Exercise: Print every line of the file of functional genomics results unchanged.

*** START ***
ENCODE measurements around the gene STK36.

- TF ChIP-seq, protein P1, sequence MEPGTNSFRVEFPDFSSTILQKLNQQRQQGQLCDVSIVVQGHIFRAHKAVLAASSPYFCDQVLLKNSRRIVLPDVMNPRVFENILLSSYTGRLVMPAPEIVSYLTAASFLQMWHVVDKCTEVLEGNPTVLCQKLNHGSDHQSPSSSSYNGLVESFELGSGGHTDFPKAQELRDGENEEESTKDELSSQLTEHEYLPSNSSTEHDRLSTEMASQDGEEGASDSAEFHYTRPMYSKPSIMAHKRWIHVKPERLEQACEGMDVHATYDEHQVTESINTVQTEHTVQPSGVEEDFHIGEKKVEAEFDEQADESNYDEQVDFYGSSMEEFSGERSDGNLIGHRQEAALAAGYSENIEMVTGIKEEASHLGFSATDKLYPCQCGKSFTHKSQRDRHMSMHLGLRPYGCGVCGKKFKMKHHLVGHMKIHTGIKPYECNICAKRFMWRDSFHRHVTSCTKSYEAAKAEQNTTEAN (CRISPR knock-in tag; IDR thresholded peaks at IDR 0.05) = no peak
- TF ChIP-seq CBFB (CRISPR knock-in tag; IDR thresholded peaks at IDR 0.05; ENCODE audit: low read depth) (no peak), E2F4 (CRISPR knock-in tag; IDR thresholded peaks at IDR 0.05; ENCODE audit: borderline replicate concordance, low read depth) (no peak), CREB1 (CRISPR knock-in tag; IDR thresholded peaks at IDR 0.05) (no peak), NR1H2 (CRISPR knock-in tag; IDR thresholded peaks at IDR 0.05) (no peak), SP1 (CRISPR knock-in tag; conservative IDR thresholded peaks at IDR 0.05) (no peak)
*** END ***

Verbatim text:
ENCODE measurements around the gene STK36.

- TF ChIP-seq, protein P1, sequence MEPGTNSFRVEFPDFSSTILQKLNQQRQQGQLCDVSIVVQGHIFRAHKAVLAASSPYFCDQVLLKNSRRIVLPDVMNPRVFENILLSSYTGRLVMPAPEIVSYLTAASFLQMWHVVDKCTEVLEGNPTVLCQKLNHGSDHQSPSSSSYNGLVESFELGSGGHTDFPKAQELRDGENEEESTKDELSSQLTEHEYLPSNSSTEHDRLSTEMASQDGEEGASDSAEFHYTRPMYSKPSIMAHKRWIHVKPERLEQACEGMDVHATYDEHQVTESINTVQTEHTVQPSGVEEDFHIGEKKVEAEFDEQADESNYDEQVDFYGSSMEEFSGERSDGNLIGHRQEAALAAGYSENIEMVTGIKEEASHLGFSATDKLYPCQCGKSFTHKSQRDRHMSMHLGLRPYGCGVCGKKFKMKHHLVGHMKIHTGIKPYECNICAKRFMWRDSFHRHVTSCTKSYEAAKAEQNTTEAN (CRISPR knock-in tag; IDR thresholded peaks at IDR 0.05) = no peak
- TF ChIP-seq CBFB (CRISPR knock-in tag; IDR thresholded peaks at IDR 0.05; ENCODE audit: low read depth) (no peak), E2F4 (CRISPR knock-in tag; IDR thresholded peaks at IDR 0.05; ENCODE audit: borderline replicate concordance, low read depth) (no peak), CREB1 (CRISPR knock-in tag; IDR thresholded peaks at IDR 0.05) (no peak), NR1H2 (CRISPR knock-in tag; IDR thresholded peaks at IDR 0.05) (no peak), SP1 (CRISPR knock-in tag; conservative IDR thresholded peaks at IDR 0.05) (no peak)